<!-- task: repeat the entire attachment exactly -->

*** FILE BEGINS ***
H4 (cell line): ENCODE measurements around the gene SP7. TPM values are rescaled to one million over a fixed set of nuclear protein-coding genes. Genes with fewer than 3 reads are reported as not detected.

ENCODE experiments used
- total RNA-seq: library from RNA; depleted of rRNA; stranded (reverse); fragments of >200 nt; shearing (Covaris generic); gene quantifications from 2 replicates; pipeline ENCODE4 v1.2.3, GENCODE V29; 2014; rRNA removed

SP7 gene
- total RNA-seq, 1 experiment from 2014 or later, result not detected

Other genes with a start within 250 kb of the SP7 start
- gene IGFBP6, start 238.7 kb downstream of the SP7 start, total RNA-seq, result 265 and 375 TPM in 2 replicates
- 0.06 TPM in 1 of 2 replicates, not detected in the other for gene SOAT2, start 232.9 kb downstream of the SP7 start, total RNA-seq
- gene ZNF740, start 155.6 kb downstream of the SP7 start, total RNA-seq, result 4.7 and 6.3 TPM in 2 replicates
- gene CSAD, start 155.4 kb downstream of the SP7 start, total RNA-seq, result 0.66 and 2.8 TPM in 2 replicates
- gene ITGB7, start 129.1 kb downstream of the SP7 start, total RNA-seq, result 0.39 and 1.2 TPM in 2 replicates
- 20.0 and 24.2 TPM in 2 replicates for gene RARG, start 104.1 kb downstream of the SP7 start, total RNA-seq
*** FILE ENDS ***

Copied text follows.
H4 (cell line): ENCODE measurements around the gene SP7. TPM values are rescaled to one million over a fixed set of nuclear protein-coding genes. Genes with fewer than 3 reads are reported as not detected.

ENCODE experiments used
- total RNA-seq: library from RNA; depleted of rRNA; stranded (reverse); fragments of >200 nt; shearing (Covaris generic); gene quantifications from 2 replicates; pipeline ENCODE4 v1.2.3, GENCODE V29; 2014; rRNA removed

SP7 gene
- total RNA-seq, 1 experiment from 2014 or later, result not detected

Other genes with a start within 250 kb of the SP7 start
- gene IGFBP6, start 238.7 kb downstream of the SP7 start, total RNA-seq, result 265 and 375 TPM in 2 replicates
- 0.06 TPM in 1 of 2 replicates, not detected in the other for gene SOAT2, start 232.9 kb downstream of the SP7 start, total RNA-seq
- gene ZNF740, start 155.6 kb downstream of the SP7 start, total RNA-seq, result 4.7 and 6.3 TPM in 2 replicates
- gene CSAD, start 155.4 kb downstream of the SP7 start, total RNA-seq, result 0.66 and 2.8 TPM in 2 replicates
- gene ITGB7, start 129.1 kb downstream of the SP7 start, total RNA-seq, result 0.39 and 1.2 TPM in 2 replicates
- 20.0 and 24.2 TPM in 2 replicates for gene RARG, start 104.1 kb downstream of the SP7 start, total RNA-seq